He who binds to himself a joy, does the winged life destroy.
He who kisses each joy as it flies, lives in Eternity’s sunrise.
We often think of the day of Shabbos as a day outside of time. A taste of eternity, a smidgling of the timeless, a dance with the land of make believe, call it what you will, but there is one refrain that is fundamental to the countless lectures and lessons about Shabbos: Shabbos is a day beyond time. We say this for good reason and this temporal transcendence of this day is one of its most powerful qualities.
But like all beautiful ideas, it can be easy to get lost in the parable sometimes, for when we first read of God taking a rest in constructing the world, it seems clear that the seventh day, like the six days, are all part of one continuum of existence. “And on the seventh day, He rested and breathed.” Like the six days that precede it, a seventh day. I don’t say this because I feel the need to poke a hole in the transcendence of Shabbos—as I rush headfirst into Shabbos, I too occasionally taste the eternal, and aspire to taste it more—but because I wonder about what the urge to place Shabbos in the beyond-time says about all of us.
For one, this position says something about our relationship with the rest of our time. Do we see the entire construct of time as hopelessly implicated in mundanity, in our daily lives and the hustle-grind of our earthly existence? Do we place Shabbos outside of time because we need a refuge from the sands of time, from the transience that wears us down day after day? In more grounded terms, I wonder also if we could somehow find a way to place Shabbos within our week—within our construct of time—in a way that stretches our conception of what our time should be. By placing Shabbos outside of time, we are in a sense giving up on time, leaving time to this world, the world of taxes and tests. But I don’t want to give up on time so easily. Perhaps this is why I see Shabbos as specifically within time, a sense of the beyond from within the confines of our world, one that stretches our possibilities for what life can be. The seventh day, like the six preceding it, are all part of the unified construct of our time, a time that embraces and endures through good and bad, work and rest, the sacred and profane.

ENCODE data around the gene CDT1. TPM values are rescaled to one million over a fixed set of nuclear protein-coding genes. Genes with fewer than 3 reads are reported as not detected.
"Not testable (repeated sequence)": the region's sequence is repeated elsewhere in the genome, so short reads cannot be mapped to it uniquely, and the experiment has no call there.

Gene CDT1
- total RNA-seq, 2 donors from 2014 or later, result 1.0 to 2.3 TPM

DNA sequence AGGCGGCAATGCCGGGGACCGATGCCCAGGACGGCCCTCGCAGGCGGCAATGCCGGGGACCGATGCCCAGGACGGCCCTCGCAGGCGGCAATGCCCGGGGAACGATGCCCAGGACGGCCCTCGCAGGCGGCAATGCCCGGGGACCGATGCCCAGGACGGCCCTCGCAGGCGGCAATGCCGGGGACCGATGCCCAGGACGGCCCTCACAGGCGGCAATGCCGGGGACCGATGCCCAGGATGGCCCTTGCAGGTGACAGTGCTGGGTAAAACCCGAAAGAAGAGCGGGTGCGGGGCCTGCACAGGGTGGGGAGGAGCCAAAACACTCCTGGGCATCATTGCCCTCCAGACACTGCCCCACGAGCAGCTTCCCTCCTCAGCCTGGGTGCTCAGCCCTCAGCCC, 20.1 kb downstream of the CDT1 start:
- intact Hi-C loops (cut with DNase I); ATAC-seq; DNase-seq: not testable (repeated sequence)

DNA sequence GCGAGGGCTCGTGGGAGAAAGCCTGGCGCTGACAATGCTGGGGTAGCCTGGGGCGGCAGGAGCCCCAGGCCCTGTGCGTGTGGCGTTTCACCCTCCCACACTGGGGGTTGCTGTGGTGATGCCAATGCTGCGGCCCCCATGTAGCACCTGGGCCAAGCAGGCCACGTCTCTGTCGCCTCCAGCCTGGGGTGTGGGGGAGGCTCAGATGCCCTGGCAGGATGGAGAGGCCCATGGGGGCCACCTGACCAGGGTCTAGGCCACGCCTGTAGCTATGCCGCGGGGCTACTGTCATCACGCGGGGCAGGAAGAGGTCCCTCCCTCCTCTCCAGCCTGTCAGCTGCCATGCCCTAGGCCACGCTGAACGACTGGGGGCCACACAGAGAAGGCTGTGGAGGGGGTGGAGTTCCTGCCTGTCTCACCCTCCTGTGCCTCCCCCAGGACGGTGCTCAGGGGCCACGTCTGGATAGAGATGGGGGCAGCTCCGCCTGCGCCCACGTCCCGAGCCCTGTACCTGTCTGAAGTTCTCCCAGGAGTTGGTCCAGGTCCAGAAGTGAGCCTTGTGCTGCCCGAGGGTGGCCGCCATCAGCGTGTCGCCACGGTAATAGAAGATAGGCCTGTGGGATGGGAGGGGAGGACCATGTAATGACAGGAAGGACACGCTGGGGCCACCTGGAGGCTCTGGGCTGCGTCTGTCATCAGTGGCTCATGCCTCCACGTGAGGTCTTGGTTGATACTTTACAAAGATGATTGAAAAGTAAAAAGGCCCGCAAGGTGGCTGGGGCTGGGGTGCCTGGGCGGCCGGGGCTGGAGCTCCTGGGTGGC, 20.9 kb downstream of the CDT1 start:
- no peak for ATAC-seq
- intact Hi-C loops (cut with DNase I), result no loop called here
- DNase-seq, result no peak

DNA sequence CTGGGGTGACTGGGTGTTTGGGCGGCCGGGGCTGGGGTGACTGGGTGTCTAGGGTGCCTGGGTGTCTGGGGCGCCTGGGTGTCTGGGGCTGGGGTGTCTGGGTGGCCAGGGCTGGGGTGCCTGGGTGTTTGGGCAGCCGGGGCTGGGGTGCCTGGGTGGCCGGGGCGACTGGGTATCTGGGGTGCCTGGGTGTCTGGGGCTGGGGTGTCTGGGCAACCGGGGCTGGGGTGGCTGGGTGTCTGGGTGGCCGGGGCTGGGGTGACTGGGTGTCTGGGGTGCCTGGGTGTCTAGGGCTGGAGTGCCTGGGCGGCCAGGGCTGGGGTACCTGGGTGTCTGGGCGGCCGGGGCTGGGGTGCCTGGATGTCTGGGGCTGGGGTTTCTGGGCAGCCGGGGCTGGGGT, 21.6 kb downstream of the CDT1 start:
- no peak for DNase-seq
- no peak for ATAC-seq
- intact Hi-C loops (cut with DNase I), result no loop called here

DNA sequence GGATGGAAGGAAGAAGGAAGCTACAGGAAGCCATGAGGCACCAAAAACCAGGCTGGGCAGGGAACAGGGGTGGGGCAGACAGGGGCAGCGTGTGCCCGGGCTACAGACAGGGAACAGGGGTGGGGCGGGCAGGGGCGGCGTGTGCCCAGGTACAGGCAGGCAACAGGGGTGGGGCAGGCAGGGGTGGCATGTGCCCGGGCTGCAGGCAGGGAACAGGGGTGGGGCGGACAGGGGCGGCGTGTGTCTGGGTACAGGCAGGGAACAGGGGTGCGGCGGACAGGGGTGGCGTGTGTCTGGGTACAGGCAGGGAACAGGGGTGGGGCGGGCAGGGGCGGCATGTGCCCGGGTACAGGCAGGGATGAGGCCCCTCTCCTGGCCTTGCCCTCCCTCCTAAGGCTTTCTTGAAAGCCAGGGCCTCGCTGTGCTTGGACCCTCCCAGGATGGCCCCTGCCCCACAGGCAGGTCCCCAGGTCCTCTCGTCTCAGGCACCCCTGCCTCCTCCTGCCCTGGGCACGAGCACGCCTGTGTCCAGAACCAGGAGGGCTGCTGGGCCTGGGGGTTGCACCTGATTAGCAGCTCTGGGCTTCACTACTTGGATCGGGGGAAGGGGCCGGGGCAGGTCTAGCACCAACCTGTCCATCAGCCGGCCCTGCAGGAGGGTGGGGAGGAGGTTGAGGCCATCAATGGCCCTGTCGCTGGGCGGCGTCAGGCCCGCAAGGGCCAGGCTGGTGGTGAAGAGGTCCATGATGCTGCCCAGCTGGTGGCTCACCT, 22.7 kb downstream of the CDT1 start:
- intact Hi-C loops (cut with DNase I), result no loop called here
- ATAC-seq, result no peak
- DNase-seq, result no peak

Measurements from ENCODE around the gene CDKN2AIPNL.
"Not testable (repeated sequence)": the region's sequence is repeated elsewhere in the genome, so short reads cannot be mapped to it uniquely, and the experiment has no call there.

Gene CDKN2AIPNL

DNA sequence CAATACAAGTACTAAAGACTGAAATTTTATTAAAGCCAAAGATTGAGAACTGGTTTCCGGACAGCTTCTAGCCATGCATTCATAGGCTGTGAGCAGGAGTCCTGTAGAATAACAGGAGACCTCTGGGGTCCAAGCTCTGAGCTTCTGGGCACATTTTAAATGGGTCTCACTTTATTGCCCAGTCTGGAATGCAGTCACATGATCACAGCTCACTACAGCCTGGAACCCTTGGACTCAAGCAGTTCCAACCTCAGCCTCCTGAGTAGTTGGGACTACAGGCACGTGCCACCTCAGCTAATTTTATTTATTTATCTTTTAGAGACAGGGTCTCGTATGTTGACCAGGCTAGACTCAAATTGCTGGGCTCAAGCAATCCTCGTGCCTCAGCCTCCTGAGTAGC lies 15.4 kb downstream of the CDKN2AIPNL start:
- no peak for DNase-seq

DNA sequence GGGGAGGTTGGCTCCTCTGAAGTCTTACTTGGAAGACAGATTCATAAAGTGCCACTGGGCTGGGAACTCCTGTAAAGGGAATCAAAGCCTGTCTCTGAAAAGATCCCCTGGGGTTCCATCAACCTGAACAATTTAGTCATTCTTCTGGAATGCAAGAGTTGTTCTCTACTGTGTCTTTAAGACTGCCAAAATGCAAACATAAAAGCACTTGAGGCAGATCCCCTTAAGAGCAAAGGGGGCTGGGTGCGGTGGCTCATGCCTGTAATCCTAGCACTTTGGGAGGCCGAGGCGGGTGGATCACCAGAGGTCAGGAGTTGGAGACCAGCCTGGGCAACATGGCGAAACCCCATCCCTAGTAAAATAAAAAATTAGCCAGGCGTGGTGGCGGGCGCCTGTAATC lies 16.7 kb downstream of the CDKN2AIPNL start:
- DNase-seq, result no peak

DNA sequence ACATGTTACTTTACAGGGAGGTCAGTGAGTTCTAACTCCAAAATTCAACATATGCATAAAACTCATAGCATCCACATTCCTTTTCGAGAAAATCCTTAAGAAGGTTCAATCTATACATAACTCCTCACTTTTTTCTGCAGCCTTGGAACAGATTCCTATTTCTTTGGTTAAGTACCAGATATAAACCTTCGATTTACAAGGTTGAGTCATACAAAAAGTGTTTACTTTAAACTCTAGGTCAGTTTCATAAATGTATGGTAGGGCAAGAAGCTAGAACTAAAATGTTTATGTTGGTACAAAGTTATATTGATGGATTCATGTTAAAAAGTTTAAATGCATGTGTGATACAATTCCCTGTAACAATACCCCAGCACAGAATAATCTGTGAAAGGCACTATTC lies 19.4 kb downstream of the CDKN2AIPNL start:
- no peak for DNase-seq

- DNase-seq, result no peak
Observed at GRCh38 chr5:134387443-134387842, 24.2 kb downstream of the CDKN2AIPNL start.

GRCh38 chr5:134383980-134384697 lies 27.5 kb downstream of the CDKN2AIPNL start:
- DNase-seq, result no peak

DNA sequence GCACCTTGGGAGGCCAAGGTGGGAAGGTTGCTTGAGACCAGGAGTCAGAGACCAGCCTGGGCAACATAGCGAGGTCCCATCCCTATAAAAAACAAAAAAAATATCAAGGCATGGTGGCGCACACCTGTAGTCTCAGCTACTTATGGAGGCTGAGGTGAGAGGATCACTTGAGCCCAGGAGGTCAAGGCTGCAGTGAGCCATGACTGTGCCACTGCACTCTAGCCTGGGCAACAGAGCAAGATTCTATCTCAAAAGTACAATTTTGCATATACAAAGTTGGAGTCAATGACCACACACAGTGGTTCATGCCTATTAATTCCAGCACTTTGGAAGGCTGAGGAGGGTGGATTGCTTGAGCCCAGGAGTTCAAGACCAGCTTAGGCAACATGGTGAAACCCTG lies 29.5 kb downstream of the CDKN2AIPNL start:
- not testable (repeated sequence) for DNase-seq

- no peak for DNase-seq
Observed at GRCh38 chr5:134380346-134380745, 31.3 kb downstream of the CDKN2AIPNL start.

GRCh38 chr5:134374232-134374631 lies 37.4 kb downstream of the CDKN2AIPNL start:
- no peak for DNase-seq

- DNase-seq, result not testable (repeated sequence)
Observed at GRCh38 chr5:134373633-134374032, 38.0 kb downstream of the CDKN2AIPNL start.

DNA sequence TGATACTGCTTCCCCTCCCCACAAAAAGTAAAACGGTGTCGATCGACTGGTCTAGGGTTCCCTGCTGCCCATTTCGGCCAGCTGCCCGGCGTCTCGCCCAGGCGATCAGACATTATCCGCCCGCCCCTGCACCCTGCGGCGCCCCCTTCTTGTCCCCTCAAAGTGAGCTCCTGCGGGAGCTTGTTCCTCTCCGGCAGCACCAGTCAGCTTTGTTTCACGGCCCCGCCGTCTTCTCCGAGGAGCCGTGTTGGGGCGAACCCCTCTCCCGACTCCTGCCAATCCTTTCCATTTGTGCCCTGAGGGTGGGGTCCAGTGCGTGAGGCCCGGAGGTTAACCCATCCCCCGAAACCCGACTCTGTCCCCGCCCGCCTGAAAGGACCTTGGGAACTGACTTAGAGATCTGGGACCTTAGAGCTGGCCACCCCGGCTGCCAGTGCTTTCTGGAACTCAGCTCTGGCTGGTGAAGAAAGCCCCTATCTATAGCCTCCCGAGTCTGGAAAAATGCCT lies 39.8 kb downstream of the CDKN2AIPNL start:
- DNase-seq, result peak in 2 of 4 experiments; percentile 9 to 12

There’s another quality to this question, of Shabbos’s liminal position within and without time, and this has to do with how Shabbos has changed and developed throughout history. On the one hand, there is certainly an unchanging nature to the Shabbos that we practice, the rest in which we return to the origins of the world and God’s own rest. On the other hand, the way we celebrate eternity says something about the state of eternity in our world, which is to say: about the time we live in.
The aesthetic of Shabbos, the tone and timbre and texture and all that, is all reflected by and expressed in the times that we live in. Put in less beer-soaked words, Shabbos in 2022 (or is it still 2021?) probably looks differently than it did in 1022 and in 0022 and in -022. Does the changing nature of the face of Shabbos also say something about how we celebrate the Shabbos? Perhaps. That brings us to our task here today: A Shabbos timeline! To honor and celebrate the changingly unchanging, or unchangingly changing, or … the history of our favorite day of the week, from Genesis until today. Here goes!
In the beginning was the word, and so many words at that. The beginning of the Torah is a storm of words and actions and creations, as the universe expanded and expanded until God stopped it all; “For on the seventh day He ceased from work and was refreshed.” There is something deeply radical to this line, a radicalism that lingers and echoes throughout time. God creating a universe, expanding, producing, and then stopping. How does one just stop? How did God do it? If I could just stop writing right now, stop typing, stop doing it all, would I? Do any of us dare stop with the same resolution that God has when pausing from the Work? Remember, the original word following “ceased” is vayinafash, which we translate here as “and was refreshed,” but the word also has textual association with the word nefesh, soul. Perhaps all we need to do is stop, stop thinking and trying and stressing so hard, and we too could become refreshed, resouled. Perhaps. Later on in the biblical era, we have the injunctions and commandments, as well as some striking formulations about what Shabbos can be for us. Check out Yeshayah (58:13-14):